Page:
Kindergarten enrollment has increased by 1,100

November 25, 1992|By Joe Nawrozki | Joe Nawrozki,Staff Writer

Enrollment in public school kindergartens across Maryland increased this year by more than 1,100, but state education officials are not certain if the growth was caused by a new law making kindergarten mandatory.

Nancy S. Grasmick, state superintendent of schools, and her top staff briefed a House of Delegates subcommittee yesterday on the plan, which was designed to offer at-risk children a chance to get a head start on learning.

Under the law that took effect July 1, children must attend kindergarten -- either in public school or an accredited private day care center -- before the first grade.

The officials said the law has had "minimal impact," although Mrs. Grasmick was excited that youngsters have a "better prognosis for academic performance" because of the law.

Figures presented to the House Appropriations subcommittee on education and human resources showed that public school kindergarten enrollment increased from 57,658 in fiscal year 1992 to 58,851 in fiscal year 1993.

"But enrollment has been up generally for the last three years, so it is difficult to say if these new figures are reflective of the new law," said JoAnne Carter, chief of the language development and early learning branch of the state Department of Education.

"Next year should give us a better idea," Ms. Carter said.

The impetus for the statute was a Carnegie Foundation study that found that many children without pre-school experience showed a marked inability to begin learning in first grade.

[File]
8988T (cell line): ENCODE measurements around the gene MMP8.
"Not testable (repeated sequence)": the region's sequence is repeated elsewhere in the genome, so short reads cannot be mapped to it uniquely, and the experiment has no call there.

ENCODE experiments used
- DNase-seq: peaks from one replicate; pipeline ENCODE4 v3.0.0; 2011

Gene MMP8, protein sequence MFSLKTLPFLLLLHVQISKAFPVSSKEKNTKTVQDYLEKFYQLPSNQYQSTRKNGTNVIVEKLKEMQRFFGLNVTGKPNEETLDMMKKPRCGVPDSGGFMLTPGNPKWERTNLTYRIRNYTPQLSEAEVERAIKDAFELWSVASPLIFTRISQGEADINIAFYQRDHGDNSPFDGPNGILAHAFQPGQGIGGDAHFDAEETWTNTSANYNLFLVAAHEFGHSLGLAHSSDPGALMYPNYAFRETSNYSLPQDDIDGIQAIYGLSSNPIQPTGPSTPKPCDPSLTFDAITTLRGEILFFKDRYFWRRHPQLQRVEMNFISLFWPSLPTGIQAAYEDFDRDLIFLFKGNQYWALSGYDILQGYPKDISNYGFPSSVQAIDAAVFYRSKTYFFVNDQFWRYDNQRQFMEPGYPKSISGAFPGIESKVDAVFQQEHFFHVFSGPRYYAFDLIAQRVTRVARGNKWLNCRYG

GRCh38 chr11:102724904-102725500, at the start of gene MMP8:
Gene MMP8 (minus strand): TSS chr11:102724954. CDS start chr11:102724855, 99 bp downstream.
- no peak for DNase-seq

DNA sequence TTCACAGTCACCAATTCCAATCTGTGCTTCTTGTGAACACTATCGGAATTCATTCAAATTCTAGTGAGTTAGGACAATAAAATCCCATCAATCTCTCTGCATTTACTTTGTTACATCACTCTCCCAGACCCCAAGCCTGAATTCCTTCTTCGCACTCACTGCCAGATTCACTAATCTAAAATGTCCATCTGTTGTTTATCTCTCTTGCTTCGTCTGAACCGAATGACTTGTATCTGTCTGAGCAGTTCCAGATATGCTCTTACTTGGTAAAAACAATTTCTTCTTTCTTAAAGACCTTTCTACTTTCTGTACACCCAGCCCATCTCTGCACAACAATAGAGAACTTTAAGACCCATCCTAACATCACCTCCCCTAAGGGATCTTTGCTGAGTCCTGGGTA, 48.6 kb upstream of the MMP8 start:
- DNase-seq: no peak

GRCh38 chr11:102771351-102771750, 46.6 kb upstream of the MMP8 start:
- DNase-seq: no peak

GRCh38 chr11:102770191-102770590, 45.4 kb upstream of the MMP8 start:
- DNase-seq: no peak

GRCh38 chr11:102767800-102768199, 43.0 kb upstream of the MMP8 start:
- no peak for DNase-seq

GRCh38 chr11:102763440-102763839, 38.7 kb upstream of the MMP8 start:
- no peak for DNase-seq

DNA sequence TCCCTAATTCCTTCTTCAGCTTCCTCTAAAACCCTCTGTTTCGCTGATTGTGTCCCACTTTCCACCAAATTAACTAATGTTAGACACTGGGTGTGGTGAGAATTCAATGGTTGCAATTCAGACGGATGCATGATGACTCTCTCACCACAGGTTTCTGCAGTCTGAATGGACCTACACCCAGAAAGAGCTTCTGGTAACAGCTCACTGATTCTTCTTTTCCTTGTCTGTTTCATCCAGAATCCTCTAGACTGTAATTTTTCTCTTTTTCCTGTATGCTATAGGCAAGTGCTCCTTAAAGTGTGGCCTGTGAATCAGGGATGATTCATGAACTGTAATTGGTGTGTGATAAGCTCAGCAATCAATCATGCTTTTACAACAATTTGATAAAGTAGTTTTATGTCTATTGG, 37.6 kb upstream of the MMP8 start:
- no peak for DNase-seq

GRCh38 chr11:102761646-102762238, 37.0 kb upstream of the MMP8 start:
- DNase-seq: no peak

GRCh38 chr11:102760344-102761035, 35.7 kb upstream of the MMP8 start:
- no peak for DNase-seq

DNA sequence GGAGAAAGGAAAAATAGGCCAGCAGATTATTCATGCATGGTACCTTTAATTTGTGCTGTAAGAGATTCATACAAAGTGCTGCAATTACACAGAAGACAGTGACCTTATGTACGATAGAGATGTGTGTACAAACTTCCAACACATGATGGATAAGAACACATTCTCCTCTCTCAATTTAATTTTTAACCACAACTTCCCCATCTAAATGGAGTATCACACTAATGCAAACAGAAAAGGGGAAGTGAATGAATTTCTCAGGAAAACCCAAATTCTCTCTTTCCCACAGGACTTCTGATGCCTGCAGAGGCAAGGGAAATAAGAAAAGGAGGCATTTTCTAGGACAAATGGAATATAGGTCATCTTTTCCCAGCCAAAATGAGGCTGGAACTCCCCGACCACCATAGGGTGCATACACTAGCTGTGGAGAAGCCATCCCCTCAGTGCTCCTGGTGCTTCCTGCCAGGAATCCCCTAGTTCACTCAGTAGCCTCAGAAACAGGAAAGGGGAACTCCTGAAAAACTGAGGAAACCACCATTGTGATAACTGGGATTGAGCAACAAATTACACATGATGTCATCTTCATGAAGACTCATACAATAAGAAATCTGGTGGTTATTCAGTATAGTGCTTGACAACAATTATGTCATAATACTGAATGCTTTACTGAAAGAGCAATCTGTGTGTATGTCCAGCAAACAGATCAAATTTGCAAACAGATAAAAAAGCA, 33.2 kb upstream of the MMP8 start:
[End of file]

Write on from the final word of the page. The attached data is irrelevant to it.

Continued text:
The study reported that 35 percent of students nationally and 31 percent in Maryland enter school "not ready to participate in formal education."

According to teachers surveyed, language deficiencies topped the list of problems that interfere with kindergarten children's ability to learn.

Teachers also cited hunger, child abuse and emotional and health problems as obstacles to learning.

And the continued growing concern, both nationally and in Maryland, is that many so-called at-risk students are so far behind when they enter school that they may never catch up.

Other programs operated by the state Department of Education address needs such as identifying children who are developmentally delayed and others with special needs.

State officials said 507 5-year-olds are meeting the requirement of kindergarten attendance in other recognized pre-school programs.

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